"Ah, Pierre. Pierre is a bastard, you know."
"Yes. His mother was the daughter of one of his father's vassals. He got her pregnant, and to appease her angry father, he agreed to recognize and knight the son she'd borne him. Pierre feels a desperate need to prove worthy of that knighting, but" Guy shrugged eloquent­ly "he doesn't have a natural aptitude."
Hughes looked back at Pierre in a new light. It was not easy to be born illegitimate in a world in which one’s entire status in life revolved around one’s birth.  It was hard enough being a younger son, but older brothers could die, mothers had dower lands to pass on to younger sons, and heiresses could occasionally be won by sufficient good blood and connections. But all that was denied a bastard. Usually they ended up serving their more fortunate legitimate kin as stewards, clerks or purveyors – all things, Hughes reflected, that Pierre would have been far better suited to doing than fighting. Pierre had no natural aptitude for fighting; he was too slight of build and singularly uncoordi­nated.
It was not Pierre's fault that he had not been granted the athletic agility and physical strength to make him a good knight, but Hughes blamed him for trying to make up for his natural inadequacies by proving that he could at least drink as much as his commander. Every thing Pierre did, he did for de Montfort´s approval, Hughes registered. Indeed, on reflection, Pierre was a good man in every respect -- except that he obsessively sought to please de Montfort. "Pierre would be perfectly suited to garrison duty or, God knows, serving in the household of some bishop or abbot. Why, in the Name of God, does he feel he has to prove himself under a man like de Montfort?"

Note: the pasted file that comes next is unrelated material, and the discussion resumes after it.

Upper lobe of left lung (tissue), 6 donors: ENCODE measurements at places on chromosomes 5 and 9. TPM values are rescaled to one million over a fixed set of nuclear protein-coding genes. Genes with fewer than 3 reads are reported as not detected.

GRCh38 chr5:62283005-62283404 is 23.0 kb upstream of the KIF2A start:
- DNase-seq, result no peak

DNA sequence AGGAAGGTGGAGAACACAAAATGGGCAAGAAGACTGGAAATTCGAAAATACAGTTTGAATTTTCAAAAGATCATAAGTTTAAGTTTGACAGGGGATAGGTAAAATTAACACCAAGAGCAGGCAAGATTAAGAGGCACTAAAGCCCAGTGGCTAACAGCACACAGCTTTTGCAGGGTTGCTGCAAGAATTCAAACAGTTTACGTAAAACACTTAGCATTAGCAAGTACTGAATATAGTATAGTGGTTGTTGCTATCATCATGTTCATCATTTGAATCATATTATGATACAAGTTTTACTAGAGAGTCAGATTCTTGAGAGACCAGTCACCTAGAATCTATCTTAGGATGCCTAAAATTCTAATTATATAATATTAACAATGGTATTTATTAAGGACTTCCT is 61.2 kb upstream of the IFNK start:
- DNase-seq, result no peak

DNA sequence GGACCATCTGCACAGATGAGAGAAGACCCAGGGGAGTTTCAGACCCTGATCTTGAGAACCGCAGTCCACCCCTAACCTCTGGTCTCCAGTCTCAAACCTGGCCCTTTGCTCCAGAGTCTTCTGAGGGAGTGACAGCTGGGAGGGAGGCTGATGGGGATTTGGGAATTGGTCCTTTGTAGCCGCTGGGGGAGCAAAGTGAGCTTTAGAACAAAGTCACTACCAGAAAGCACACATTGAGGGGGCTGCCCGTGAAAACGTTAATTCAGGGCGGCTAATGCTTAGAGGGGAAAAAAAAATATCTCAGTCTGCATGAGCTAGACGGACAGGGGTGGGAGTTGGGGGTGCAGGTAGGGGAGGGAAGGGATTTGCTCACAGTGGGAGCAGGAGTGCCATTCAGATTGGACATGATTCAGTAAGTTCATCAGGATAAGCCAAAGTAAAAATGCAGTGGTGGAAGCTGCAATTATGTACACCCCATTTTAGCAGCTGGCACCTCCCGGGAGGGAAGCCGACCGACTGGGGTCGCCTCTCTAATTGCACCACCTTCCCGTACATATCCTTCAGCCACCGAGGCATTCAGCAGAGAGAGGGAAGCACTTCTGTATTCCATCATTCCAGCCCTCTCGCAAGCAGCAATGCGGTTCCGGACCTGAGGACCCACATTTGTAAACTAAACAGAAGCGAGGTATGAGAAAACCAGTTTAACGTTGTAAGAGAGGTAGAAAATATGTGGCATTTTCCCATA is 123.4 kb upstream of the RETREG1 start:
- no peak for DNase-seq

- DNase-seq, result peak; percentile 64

"Because, I believe, de Montfort was the first man to give him a chance," Guy answered sleepy with wine.
Hughes gaped at Guy in startled dismay as he grasped the implications.
"Forgive me for saying this, sir," Guy continued, the wine freeing his tongue more than normal, "but you and Sir Charles and the others are only dependent upon de Montfort for fame and fortune. Pierre is dependent upon him for his very identi­ty. Regardless of what you all think of him, he is still one of de Montfort´s commanders. Without de Montfort, he is only a bas­tard."
Norbert, meanwhile, had left de Montfort's table and came over to address Hughes. "My lord wants to know what is bothering you. He says you’re spoiling the whole feast."
"I'm flattered," Hughes retorted sarcastically, "that he credits me with so much influence."
"What's the point in offending him in something so minor?"
"I don't trust a man whose changes in mood are so rapid. Yesterday he was ready to have us all decapitated for some ridiculous, not to say imagined, imperfection in the siege lines, and today we are supposed to laugh and joke with him as if he were benevolence incarnate."
Norbert shrugged. "It was his behaviour yesterday - not today - that I find offensive. I don't see anything wrong in a lord being jovial and generous with his household. Isn't the king like this?"
"Never." Hughes answered, and then at the thought of miserly, sour-tempered King Philip ever entertaining his household knights lavishly, he broke out laughing. "He's too cheap."